# Z-function and the minimum string period

Let $$s$$ be a string of length $$n$$. One of the classical solutions to the problem of finding the smallest period $$p$$ of $$s$$ (that is, smallest $$p$$ such that $$s$$ can be obtained as a concatenation of the several copies of $$p$$) uses so-called $$Z$$-function. In words, $$Z=Z[0..n]$$ with $$Z[0] = 0$$ and $$Z[i]$$ is the length of the longest substring starting at position $$i$$ which coincides with some prefix of $$s$$. Given that, it is easy to solve the problem of the smallest period: we iterate through $$i$$, and if at some point we find $$i$$ such that $$i + z[i] = n$$ and $$n$$ modulo $$i$$ is $$0$$, then $$s[0..i-1]$$ is our answer.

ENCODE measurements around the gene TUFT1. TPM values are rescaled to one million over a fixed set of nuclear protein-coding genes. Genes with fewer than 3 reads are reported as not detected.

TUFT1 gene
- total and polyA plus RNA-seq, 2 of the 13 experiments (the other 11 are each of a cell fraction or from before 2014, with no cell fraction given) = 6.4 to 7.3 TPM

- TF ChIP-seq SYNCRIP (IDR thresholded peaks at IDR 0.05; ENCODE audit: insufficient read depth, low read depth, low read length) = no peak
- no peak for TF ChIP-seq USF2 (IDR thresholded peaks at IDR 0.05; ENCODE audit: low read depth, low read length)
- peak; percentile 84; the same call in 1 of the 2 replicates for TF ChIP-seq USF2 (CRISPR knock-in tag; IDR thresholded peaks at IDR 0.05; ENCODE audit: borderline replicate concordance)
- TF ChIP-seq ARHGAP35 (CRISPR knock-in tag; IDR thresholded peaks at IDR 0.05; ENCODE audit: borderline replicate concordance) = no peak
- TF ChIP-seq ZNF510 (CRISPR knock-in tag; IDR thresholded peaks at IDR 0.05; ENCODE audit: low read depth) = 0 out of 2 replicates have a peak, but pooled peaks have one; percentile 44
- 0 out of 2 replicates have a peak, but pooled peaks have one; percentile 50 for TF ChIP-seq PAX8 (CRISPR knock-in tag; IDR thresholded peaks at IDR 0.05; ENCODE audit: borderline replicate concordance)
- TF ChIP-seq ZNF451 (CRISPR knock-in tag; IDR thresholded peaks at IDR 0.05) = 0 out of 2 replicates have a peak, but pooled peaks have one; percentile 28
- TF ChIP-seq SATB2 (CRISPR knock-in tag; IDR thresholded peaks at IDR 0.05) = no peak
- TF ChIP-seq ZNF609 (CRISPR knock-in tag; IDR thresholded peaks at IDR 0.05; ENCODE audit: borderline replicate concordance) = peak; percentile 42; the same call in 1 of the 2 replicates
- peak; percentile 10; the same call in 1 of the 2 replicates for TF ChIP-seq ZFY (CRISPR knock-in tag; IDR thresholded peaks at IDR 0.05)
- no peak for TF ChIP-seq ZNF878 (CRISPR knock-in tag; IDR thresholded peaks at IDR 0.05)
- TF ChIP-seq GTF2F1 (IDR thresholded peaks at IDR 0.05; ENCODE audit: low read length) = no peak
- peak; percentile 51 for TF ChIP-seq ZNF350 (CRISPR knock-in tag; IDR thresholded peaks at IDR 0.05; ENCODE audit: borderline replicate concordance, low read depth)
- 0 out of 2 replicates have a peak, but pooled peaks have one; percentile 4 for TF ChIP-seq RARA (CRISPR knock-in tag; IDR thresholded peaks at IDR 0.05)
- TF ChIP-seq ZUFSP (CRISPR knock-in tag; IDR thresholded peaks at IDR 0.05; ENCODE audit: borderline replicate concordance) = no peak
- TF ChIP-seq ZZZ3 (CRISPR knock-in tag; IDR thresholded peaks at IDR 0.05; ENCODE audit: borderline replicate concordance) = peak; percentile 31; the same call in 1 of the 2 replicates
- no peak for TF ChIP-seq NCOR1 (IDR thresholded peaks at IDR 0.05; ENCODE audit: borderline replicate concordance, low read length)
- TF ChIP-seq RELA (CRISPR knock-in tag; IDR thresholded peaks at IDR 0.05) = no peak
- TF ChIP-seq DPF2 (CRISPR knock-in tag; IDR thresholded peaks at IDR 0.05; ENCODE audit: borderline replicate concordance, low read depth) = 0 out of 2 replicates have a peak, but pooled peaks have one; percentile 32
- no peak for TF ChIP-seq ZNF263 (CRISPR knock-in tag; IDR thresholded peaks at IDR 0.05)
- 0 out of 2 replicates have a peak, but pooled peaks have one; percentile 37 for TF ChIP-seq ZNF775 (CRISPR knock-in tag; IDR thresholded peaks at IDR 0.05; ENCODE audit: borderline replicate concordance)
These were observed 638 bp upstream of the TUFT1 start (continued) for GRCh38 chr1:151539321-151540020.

Now back to the question. Suppose $$s$$, as before, is a prefix (of length no more than, say, $$10^6$$) of an infinite string $$ppppppppp...$$ obtained by concatenation of infinitely many copies of $$p$$. The goal is to recover the smallest possible $$p$$. Can we adopt the algorithm above to solve the problem?

Example: $$s = abcabca$$, the answer is $$p=abc$$.

If at some point we find $$i$$ such that $$i + z[i] \ge n$$, then the smallest possible $$p$$ is $$s[0..i-1]$$.
• The proof for the correctness of this approach is almost the same for the case of finding the smallest pure period of $s$. It looks like there is no question on the latter case. – John L. Jun 20 at 4:07